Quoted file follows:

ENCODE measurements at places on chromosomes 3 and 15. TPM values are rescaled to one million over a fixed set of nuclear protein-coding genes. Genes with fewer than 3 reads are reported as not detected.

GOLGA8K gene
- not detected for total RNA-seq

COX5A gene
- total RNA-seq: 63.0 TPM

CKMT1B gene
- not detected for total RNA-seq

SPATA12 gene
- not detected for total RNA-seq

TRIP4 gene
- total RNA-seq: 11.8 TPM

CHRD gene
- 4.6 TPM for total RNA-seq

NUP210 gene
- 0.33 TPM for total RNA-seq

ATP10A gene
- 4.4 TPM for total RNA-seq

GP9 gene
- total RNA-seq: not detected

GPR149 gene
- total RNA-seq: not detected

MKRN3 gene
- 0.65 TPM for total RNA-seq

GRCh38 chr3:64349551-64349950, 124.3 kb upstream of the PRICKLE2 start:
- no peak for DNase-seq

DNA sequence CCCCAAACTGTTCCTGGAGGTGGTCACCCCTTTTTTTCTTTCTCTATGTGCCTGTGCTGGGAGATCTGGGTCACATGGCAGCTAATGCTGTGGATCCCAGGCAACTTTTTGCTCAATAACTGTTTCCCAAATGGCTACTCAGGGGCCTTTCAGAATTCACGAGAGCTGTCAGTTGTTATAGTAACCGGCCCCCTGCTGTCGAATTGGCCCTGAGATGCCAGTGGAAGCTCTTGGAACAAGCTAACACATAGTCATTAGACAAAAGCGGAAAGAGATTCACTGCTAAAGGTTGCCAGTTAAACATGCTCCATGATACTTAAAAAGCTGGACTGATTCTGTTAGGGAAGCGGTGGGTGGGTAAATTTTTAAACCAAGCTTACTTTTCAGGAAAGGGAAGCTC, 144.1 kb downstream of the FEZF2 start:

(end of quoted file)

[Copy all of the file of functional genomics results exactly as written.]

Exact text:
ENCODE measurements at places on chromosomes 3 and 15. TPM values are rescaled to one million over a fixed set of nuclear protein-coding genes. Genes with fewer than 3 reads are reported as not detected.

GOLGA8K gene
- not detected for total RNA-seq

COX5A gene
- total RNA-seq: 63.0 TPM

CKMT1B gene
- not detected for total RNA-seq

SPATA12 gene
- not detected for total RNA-seq

TRIP4 gene
- total RNA-seq: 11.8 TPM

CHRD gene
- 4.6 TPM for total RNA-seq

NUP210 gene
- 0.33 TPM for total RNA-seq

ATP10A gene
- 4.4 TPM for total RNA-seq

GP9 gene
- total RNA-seq: not detected

GPR149 gene
- total RNA-seq: not detected

MKRN3 gene
- 0.65 TPM for total RNA-seq

GRCh38 chr3:64349551-64349950, 124.3 kb upstream of the PRICKLE2 start:
- no peak for DNase-seq

DNA sequence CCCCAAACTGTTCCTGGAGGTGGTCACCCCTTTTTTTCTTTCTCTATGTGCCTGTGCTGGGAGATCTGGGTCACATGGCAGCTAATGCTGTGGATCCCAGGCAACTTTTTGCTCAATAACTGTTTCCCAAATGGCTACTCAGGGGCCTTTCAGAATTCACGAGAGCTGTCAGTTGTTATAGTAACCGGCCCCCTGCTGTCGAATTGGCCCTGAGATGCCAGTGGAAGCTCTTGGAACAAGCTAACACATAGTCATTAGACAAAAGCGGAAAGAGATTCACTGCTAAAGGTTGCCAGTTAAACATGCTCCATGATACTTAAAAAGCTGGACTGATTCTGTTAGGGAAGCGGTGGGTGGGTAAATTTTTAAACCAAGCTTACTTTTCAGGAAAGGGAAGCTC, 144.1 kb downstream of the FEZF2 start: